We want to use such modems for building self-contained M2M devices that run the entire application inside the modem itself, without any external needs except electrical power, SIM card and antenna.

Next to that, they also pose an ideal platform for testing the Osmocom network-side projects for running GSM, GPRS, EDGE, UMTS and HSPA cellular networks.

You can find the Slides and the Video recordings in case you're interested in more details about our work.

The results of our reverse engineering can be found in the wiki at http://osmocom.org/projects/quectel-modems/wiki together with links to the various git repositories containing related tools.

As with all the many projects that I happen to end up doing, it would be great to get more people contributing to them. If you're interested in cellular technology and want to help out, feel free to register at the osmocom.org site and start adding/updating/correcting information to the wiki.

You can e.g. help by

  • playing with the modem and documenting your findings
  • reviewing the source code released by Qualcomm + Quectel and documenting your findings
  • help us to create a working OE build with our own kernel and rootfs images as well as opkg package feeds for the modems
  • help reverse engineering DIAG and QMI protocols as well as the open source programs to interact with them

December 29, 2016

Osmocom.org News: Cellular Infrastructure - Join 3.5G Osmocom Development, With Your Own Free Femtocell

Osmocom's support for 2G/GSM is mature and widespread. Since 2016, we're taking
on the next level: 3G/3.5G. The key to running your own 3G network is to obtain
actual 3G cell hardware -- here is an exciting opportunity to get started:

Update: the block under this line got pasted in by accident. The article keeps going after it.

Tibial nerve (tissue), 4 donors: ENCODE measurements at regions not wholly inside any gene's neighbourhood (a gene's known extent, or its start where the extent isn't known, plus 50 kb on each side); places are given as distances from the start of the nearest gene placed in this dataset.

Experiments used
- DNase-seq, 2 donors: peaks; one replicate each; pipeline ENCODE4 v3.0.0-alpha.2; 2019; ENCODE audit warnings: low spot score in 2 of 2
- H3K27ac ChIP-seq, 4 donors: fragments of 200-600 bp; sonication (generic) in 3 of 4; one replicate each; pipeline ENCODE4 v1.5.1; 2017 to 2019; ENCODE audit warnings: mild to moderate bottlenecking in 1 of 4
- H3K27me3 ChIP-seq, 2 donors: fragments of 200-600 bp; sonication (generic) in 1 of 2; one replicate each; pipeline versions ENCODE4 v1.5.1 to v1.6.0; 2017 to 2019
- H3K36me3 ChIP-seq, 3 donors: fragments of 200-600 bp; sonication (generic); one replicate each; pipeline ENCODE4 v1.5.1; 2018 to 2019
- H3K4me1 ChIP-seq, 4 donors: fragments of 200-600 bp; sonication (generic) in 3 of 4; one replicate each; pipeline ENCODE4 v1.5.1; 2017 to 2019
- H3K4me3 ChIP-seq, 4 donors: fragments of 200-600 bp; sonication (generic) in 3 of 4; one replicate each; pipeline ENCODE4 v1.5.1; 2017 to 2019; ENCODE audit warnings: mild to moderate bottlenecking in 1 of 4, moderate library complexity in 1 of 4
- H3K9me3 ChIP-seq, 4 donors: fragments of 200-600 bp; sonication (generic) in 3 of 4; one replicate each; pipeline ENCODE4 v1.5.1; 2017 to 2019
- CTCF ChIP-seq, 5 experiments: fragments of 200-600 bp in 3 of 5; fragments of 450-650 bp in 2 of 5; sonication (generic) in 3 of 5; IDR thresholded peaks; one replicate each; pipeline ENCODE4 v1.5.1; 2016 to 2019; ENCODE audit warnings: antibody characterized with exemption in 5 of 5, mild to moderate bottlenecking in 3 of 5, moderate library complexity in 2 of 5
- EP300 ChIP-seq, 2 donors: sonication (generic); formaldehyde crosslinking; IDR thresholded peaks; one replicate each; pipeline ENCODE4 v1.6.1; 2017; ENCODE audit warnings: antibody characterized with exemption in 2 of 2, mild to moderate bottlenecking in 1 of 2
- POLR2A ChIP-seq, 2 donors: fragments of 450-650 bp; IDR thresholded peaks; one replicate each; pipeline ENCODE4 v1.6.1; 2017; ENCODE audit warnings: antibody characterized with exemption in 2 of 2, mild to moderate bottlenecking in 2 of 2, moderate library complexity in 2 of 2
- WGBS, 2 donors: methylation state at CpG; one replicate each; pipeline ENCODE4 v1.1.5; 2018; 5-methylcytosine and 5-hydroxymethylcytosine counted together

No less than 50 femtocells will be given away for free by sysmocom, one of the
main drivers of the Osmocom project. To receive a free 3G femtocell, tell
sysmocom how you will help the Osmocom project drive 3.5G forward if you had
one, before the end of January 2017. This marks the launch of the 3.5G
Acceleration Project, backed by the Osmocom community. Join us!

Find further details on the 3.5G Acceleration Project and receiving your own 3G
femtocell for free at https://sysmocom.de/downloads/accelerate_3g5_cfp.pdf.

Harald "LaForge" Welte: Contribute to Osmocom 3.5G and receive a free femtocell

In 2016, Osmocom gained initial 3.5G support with osmo-iuh and the Iu interface extensions of our libmsc and OsmoSGSN code. This means you can run your own small open source 3.5G cellular network for SMS, Voice and Data services.

However, the project needs more contributors: Become an active member in the Osmocom development community and get your nano3G femtocell for free.

I'm happy to announce that my company sysmocom hereby issues a call for proposals to the general public. Please describe in a short proposal how you would help us improving the Osmocom project if you were to receive one of those free femtocells.